Business

Burma FDI Hits Full-Year Target in First 6 Months of 2014-15

By Kyaw Hsu Mon 20 October 2014

NAYPYIDAW — Foreign direct investment (FDI) into Burma has exceeded the government’s original target just six months into the fiscal year, according to Aung Naing Oo, director-general of the Directorate of Investment and Company Administration and secretary of the Myanmar Investment Commission.

The Myanmar Investment Commission estimated earlier this year that FDI would reach US$4-5 billion in the 2014-15 budget year, but by the end of September, the country had already seen almost $4.09 billion in foreign investment.

“Now we do expect that $5 billion will be reached within the next three months, but we still haven’t predicted how much through the end of this budget year,” Aung Naing Oo told The Irrawaddy in Naypyidaw, pointing out that last year’s target of $3 billion was also exceeded when Burma took in $4.11 billion.

Aung Naing Oo told Reuters last month that the government had revised its FDI estimate to more than $5 billion.

In line with government expectations, foreign investment in Burma’s telecoms sector topped the list, accounting for 20 percent of the total, with the manufacturing sector following second. The entry of some international hotel chains into Burma’s market has also boosted FDI.

“In the telecoms sector, more investment is coming in now than we’d expected, and another factor: the offshore blocks that the Ministry of Energy has granted foreign companies, which accounted for about $700 million this year,” Aung Naing Oo said.

Qatar-based Ooredoo and Telenor of Norway have promised to dramatically boost mobile phone and Internet use in Burma, setting up networks and putting cheap SIM cards on the streets for the first time in August and October, respectively.

In the oil and gas sector, Thailand’s biggest oil and gas company PTT Exploration and Production (PTTEP) earlier this year said it would invest $3.3 billion in Burma over five years. In late March the government announced the foreign winners—including Anglo-Dutch firm Royal Dutch Shell, France’s Total, Italy’s Eni, Norway’s Statoil and US-based Conocophillips—of the rights to deep-water oil and gas exploration in the Bay of Bengal.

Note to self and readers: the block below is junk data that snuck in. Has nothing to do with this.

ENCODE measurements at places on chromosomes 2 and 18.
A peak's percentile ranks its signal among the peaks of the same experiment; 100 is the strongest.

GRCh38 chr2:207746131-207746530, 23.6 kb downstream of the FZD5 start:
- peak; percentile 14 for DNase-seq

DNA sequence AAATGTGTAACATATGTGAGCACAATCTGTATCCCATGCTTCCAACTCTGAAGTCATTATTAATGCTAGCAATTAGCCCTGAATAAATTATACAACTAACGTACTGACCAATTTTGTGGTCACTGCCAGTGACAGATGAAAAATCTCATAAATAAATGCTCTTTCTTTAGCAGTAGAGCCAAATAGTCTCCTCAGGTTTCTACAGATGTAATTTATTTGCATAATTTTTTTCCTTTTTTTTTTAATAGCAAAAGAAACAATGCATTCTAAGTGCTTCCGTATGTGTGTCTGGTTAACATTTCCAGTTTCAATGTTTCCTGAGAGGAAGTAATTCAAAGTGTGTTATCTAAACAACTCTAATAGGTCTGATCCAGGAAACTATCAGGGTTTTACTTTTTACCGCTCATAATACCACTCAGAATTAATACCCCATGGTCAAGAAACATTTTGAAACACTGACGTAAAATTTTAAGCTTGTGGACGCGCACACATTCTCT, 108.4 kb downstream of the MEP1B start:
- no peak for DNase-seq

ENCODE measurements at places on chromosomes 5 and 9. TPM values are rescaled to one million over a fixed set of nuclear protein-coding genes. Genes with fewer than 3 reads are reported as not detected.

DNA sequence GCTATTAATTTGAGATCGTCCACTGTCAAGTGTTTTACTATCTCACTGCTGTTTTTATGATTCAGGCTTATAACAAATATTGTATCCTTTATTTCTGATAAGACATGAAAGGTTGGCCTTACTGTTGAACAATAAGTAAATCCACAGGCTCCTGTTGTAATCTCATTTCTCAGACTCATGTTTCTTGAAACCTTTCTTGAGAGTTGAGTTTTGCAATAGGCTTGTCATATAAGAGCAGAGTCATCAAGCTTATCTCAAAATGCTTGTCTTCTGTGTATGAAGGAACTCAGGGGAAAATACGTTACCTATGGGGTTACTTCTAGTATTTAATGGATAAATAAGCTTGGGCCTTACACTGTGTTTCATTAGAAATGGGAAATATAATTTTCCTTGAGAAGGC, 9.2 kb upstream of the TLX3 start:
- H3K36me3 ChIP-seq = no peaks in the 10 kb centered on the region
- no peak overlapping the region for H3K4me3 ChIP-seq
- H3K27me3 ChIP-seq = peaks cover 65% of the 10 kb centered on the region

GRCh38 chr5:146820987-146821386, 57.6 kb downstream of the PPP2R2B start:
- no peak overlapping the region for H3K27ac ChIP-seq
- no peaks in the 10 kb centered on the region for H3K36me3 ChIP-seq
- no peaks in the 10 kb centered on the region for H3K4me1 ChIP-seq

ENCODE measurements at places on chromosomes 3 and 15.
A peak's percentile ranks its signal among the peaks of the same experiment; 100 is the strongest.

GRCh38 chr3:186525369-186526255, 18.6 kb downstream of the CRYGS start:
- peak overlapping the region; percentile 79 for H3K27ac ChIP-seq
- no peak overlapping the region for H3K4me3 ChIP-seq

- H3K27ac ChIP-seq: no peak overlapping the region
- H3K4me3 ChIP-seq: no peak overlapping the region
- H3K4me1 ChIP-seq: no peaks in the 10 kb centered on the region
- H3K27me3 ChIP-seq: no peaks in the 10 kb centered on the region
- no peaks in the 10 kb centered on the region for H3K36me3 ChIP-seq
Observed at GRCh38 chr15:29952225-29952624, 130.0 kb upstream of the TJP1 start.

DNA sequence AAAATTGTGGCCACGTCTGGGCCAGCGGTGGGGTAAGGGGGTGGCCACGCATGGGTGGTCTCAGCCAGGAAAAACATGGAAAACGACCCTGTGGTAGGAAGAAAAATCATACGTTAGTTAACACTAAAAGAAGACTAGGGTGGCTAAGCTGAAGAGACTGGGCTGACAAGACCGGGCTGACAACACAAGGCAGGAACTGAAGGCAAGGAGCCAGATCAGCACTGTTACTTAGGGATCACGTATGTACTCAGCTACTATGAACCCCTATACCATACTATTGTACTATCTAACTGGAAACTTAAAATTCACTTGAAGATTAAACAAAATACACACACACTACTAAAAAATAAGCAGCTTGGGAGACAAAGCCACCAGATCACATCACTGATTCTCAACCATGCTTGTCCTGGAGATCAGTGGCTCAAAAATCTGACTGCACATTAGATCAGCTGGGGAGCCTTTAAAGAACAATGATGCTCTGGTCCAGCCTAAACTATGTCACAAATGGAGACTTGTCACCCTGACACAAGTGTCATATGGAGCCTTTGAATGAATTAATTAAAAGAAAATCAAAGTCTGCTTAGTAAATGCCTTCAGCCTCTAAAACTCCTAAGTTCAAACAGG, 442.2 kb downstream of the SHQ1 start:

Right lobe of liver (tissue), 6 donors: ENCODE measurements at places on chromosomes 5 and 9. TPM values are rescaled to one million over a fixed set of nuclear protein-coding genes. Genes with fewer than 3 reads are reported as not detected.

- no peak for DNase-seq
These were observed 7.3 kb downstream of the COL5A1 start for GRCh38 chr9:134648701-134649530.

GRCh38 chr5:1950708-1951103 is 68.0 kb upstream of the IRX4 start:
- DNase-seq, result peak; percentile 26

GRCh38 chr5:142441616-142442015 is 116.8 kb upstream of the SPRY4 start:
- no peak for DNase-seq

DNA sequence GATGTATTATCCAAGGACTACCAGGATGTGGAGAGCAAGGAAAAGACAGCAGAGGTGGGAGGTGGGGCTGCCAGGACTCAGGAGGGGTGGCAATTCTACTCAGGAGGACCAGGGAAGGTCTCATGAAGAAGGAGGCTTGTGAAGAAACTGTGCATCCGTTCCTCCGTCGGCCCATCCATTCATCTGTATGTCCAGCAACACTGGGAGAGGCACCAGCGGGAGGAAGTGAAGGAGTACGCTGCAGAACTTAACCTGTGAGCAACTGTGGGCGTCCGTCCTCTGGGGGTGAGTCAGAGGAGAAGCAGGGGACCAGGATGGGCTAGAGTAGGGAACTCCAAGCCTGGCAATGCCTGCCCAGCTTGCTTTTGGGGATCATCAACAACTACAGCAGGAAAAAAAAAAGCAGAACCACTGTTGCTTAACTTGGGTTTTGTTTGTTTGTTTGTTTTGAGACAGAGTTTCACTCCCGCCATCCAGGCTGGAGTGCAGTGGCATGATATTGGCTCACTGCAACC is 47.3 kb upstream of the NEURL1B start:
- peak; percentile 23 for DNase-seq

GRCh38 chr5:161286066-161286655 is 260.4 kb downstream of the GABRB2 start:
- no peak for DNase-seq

Dr. Maung Mang Lay, vice chairman of the Union of Myanmar Federation of Chambers and Commerce Industry, said that despite growth in recent years, Burma’s FDI potential remained under-realized.

“We still need better infrastructure in Burma, and other Asean countries are also inviting this FDI to come to their countries competitively,” he said.

He said that while telecoms and the manufacturing sector were the big draws so far this fiscal year, the oil and gas sector would take a growing portion of the FDI pie.

“Many labor-intensive foreign garment factories are coming to the manufacturing sector. I expect that these two sectors [manufacturing, and oil and gas] will remain on top of the list at least for next year,” he said.

According to figures from the Hlaing Tharyar industrial zone, Rangoon’s biggest, there are more than 90 garment manufacturing operations among more than 500 factories in the zone.

“Some major investors are still waiting to invest in Burma but some are coming in, for example Nestle, Coca-Cola, Unilever, Pepsi. Other multinational companies are still doing surveys,” Aung Naing Oo said.

The Myanmar Investment Commission expects FDI to reach $6 billion in the next budget year, though it has not yet announced an official target.

“The investment in heavy industry is still less than other sectors recently, because we do not have strong enough infrastructure here. We need better electricity and port facilities for them,” Aung Naing Oo said.

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